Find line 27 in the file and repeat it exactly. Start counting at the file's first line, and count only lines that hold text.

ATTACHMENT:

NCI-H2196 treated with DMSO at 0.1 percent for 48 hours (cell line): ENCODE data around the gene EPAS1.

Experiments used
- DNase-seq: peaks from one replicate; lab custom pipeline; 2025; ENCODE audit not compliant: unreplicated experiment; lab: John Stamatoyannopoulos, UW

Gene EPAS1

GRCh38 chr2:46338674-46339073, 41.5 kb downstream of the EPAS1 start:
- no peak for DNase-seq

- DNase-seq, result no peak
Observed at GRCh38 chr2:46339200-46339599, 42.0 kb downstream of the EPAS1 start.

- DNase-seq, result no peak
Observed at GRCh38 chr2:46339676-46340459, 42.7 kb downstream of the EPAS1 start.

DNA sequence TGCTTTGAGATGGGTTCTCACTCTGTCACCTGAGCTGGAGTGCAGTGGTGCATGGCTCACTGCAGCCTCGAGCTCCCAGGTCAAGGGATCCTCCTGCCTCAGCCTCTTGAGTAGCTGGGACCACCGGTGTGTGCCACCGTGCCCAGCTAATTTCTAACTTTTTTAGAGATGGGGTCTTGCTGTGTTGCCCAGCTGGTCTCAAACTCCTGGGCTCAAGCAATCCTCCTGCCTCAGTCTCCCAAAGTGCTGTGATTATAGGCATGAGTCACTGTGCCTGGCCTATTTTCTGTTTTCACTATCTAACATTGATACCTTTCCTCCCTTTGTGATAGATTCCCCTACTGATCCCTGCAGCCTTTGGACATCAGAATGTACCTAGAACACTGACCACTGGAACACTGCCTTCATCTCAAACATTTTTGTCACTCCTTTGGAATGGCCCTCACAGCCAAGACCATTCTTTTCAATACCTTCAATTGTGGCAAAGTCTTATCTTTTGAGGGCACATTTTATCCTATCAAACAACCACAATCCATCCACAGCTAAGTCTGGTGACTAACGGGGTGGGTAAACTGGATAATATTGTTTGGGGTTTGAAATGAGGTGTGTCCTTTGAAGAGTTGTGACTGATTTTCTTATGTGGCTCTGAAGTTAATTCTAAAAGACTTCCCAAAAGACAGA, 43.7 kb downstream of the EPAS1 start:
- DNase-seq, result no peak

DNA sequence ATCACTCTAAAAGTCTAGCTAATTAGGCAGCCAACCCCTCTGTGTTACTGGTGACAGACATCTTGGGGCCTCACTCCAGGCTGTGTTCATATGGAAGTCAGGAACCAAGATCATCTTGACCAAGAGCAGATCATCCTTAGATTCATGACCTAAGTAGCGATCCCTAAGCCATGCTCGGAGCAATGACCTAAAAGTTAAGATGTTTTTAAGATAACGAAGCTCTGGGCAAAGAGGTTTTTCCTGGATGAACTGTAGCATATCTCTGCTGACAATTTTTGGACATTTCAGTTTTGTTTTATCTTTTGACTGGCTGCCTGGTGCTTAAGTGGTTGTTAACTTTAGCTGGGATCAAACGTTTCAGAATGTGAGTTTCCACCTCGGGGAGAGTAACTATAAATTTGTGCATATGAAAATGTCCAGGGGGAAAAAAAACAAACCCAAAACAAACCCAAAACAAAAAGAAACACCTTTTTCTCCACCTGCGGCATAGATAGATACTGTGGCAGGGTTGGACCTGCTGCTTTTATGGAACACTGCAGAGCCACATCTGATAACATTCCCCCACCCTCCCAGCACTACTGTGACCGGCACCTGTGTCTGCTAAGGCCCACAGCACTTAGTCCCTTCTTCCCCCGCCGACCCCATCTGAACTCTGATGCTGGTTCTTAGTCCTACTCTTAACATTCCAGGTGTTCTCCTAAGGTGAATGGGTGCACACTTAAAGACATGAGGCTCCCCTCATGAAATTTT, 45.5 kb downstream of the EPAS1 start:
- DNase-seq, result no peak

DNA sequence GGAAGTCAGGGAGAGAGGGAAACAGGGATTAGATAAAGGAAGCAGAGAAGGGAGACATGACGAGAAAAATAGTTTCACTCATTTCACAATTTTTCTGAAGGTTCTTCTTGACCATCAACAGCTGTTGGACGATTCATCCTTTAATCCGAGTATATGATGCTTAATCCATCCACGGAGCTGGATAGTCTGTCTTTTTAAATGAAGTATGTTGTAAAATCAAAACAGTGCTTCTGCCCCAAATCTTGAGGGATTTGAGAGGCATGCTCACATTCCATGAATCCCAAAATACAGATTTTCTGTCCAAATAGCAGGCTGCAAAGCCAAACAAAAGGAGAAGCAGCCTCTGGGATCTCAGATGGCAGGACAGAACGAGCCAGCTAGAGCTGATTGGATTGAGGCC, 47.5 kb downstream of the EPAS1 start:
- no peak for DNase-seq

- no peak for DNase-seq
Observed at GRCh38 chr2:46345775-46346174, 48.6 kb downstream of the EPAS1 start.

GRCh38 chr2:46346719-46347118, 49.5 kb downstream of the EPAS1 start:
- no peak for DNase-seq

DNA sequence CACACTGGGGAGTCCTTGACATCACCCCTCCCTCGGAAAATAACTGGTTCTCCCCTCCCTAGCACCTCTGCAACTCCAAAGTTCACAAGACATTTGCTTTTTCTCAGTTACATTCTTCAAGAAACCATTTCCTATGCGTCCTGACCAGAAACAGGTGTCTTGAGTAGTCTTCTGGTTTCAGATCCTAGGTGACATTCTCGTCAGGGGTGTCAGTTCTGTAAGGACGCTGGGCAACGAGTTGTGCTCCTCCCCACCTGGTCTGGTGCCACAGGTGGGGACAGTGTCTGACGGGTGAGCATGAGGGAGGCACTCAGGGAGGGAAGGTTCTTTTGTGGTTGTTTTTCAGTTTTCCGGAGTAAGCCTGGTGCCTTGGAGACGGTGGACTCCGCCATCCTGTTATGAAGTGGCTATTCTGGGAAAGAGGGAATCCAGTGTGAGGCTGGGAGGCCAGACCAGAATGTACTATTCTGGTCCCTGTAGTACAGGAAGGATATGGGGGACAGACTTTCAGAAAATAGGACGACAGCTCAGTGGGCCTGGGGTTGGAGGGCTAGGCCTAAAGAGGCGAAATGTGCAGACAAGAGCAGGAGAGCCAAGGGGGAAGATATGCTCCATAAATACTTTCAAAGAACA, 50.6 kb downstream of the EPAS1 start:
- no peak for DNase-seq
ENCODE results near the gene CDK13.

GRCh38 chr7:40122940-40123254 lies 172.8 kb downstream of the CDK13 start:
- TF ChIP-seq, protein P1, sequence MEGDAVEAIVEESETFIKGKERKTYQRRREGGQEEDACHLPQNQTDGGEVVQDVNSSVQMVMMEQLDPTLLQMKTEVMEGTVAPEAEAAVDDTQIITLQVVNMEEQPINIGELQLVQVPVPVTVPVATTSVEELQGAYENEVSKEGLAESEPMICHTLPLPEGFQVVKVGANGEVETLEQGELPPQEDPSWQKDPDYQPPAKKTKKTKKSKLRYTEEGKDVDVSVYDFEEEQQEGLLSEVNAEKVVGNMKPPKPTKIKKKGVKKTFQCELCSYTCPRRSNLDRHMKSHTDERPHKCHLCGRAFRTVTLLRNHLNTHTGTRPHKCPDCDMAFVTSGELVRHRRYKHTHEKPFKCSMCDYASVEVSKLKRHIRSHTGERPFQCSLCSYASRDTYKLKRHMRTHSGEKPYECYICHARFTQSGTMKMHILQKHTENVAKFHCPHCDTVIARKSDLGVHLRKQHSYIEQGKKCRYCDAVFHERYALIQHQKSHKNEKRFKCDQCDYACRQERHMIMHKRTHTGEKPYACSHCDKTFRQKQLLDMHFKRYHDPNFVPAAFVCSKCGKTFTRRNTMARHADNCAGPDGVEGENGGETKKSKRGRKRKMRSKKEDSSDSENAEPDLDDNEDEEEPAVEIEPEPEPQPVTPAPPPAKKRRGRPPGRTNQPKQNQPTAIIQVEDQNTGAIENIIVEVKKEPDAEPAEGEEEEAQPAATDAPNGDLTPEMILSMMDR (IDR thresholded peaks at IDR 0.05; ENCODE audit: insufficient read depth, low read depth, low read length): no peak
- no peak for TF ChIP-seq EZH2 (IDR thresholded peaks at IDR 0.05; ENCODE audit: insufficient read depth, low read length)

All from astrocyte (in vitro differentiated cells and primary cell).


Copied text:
All from astrocyte (in vitro differentiated cells and primary cell).